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British paratroopers have jumped in alongside their US and Polish counterparts to show their ability to work together and deliver a Swift Response to international crises.
Some 230 soldiers from 16 Air Assault Brigade parachuted into Torun in Poland in a mass drop of 1,400 paratroopers from the US Army’s 1st Brigade Combat Team, 82nd Airborne Division and the Polish 6 Brygada Powietrznodesantowa.
Planning and communications specialists from Headquarters 16 Air Assault Brigade flew in from Fort Bragg, North Carolina alongside the US soldiers, with the transatlantic journey the longest insertion flight ever carried out by British paratroopers. A 105mm Light Gun from 7th Parachute Regiment Royal Horse Artillery was also dropped from a US Air Force C-17.
Tuesday’s jump (7 Jun) marked the start of Exercise Swift Response, which will see more than 5,000 soldiers from 10 NATO countries training together in Germany and Poland to improve their ability to operate together.
The force of multinational paratroopers and their equipment was delivered from 20 aircraft, including two RAF C-130 Hercules. Two companies from 3rd Battalion The Parachute Regiment mounted from Ramstein Air Base in Germany for the jump.
On the ground, the troops’ mission was to capture key positions to enable the US Army’s 2nd Cavalry Regiment to pass through Torun the following day. The unit’s Stryker armoured vehicles are driving 1,250 miles from its base in Vilseck, southern Germany to a NATO exercise in Estonia.
Colonel Graham Livingstone, Deputy Commander of 16 Air Assault Brigade, said: “Exercise Swift Response is a powerful demonstration of the strategic reach and agility of airborne forces and their ability to react rapidly to emerging crises. Training with our partners builds the scale of what we can achieve, develops understanding about the way we each operate and shows our readiness and ability to act together to protect shared interests.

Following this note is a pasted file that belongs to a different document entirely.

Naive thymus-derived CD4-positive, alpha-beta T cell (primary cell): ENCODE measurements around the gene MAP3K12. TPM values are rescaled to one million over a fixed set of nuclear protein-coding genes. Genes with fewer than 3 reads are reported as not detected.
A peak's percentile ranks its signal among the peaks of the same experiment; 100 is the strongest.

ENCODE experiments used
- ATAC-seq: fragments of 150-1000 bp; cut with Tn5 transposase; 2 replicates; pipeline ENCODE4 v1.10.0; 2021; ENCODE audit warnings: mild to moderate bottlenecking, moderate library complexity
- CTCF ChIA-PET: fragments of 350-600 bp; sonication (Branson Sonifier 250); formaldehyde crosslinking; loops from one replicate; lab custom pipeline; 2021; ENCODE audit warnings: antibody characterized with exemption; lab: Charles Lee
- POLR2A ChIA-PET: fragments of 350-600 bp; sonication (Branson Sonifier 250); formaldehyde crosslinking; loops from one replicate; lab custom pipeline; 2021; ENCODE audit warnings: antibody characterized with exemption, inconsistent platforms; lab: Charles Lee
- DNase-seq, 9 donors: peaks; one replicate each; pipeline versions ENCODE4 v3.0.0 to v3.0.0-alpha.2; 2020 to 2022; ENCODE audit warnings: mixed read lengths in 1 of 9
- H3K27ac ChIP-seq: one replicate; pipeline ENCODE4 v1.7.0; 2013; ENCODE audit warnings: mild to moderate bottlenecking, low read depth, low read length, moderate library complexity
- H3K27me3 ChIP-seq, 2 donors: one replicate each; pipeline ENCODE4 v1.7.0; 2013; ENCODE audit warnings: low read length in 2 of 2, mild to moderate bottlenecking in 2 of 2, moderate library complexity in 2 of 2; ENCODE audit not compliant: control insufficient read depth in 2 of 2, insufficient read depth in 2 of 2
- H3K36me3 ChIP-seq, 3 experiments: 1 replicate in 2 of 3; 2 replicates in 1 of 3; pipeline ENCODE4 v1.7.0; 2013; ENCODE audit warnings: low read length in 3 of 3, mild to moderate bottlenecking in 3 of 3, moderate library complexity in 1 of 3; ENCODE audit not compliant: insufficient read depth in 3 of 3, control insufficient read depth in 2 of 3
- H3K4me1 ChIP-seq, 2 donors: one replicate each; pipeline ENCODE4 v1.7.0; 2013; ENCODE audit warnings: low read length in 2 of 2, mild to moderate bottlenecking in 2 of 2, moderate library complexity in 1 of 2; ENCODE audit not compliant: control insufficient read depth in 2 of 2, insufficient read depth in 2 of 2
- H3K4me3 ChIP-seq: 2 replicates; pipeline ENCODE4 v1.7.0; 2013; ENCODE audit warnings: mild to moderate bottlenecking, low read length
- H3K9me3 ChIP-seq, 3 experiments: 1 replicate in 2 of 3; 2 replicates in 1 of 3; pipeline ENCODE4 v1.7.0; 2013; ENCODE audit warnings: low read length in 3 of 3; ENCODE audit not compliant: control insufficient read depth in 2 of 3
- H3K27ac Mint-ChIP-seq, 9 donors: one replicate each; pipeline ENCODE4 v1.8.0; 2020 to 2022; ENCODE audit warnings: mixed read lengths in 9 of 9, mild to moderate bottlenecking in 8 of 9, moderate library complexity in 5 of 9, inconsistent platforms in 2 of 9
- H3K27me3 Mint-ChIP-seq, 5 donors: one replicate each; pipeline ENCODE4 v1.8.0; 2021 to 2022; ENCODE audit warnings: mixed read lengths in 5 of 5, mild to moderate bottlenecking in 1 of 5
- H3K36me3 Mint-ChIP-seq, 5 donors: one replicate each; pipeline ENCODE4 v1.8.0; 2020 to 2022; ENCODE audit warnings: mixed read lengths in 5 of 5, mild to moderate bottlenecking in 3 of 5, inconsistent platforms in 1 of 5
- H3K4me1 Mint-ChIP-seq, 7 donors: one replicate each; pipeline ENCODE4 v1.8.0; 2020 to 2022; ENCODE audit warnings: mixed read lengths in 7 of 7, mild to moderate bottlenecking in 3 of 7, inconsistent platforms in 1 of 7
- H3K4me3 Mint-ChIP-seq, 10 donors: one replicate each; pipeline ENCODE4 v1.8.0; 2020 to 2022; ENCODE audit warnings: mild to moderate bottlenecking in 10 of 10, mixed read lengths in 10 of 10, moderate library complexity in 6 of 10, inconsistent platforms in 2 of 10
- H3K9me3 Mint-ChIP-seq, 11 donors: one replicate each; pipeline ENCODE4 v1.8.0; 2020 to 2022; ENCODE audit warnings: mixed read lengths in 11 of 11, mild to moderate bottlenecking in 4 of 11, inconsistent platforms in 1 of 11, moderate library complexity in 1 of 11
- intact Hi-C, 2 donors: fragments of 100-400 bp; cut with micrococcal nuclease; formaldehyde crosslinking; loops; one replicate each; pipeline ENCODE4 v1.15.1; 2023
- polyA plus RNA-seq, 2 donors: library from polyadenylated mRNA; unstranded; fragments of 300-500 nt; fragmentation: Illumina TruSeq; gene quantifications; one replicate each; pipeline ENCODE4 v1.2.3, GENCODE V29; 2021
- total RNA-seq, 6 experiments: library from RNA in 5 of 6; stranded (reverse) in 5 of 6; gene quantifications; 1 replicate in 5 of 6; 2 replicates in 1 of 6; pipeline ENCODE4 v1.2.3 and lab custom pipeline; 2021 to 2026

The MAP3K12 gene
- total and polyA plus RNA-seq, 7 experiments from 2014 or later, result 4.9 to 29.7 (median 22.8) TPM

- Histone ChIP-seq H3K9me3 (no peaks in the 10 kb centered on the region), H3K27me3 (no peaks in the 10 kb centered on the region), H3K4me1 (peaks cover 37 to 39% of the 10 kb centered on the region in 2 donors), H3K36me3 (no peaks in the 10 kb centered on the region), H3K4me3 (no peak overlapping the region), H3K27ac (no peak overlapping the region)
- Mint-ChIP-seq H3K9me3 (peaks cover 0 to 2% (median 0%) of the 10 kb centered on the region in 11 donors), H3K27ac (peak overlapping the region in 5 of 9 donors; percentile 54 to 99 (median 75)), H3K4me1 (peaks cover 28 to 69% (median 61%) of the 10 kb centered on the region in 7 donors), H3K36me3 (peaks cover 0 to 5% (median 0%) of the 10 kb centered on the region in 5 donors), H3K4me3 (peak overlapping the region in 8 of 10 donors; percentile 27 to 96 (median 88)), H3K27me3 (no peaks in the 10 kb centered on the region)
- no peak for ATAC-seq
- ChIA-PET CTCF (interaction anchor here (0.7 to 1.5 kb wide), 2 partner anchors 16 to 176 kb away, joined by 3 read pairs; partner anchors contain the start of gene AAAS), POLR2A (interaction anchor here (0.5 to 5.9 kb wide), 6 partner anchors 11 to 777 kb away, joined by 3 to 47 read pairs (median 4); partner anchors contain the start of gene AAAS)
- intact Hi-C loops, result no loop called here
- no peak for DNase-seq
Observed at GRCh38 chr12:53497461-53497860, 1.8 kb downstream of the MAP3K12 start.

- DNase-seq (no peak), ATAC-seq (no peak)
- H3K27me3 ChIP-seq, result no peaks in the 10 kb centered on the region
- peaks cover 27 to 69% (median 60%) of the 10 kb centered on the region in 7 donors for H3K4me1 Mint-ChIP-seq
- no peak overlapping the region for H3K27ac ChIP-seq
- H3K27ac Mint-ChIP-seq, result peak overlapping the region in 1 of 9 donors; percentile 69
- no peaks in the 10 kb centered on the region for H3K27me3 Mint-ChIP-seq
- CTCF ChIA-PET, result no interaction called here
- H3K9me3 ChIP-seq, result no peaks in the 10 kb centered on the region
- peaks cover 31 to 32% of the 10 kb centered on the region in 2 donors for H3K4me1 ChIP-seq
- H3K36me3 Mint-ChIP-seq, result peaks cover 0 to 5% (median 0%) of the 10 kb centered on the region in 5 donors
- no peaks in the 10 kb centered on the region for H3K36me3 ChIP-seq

“The mission we are practising in Poland is a textbook example of how airborne forces can be used, parachuting in ahead of heavier forces to secure the way for them to pass through and continue the advance.”
Among those who jumped in from the USA was Staff Sergeant Martin Corbett, of 216 (Parachute) Signal Squadron, who is patrol commander for the Brigade’s tactical HQ.
“The last 36 hours has been a bit hectic,” he said. “We started off in Fort Bragg to fly in a C-17 across the Atlantic, rigging our parachutes on the way, and then jumped in to Poland. It’s quite a thing to have flown the longest insertion by British airborne forces, but this exercise hasn’t given me time to think about it!On the ground, we met up at the RV point and then have been constantly moving across the area on the foot to allow the commander to control the operation.”
3 PARA’s Private Martin Jones is a Jackal driver, with the armoured vehicles providing fire support to the rifle companies and escorting the Strykers through British lines.
The 27-year-old from Warrington said: “This has been a fast-paced exercise – it was only 24 hours between the guys jumping in, securing the ground and linking up with the American armour to achieve the mission. Working in different countries and environments with different armies helps develop our own skills and experience. We’ve learnt about how our allies operate and shown them our capabilities and professional attitude.”
As the exercise continues, 16 Air Assault Brigade will reconfigure itself to partner with the French 11e Brigade Parachutiste as the Airborne Combined Joint Expeditionary Force (A-CJEF). As part of the 82nd Airborne Division, the French-led A-CJEF will jump into Hohenfels in Southern Germany for a demanding week-long mission to restore stability to a troubled region. The ground troops will be supported by a combined aviation battlegroup of British and French attack and support helicopters, commanded by 4 Regiment Army Air Corps.
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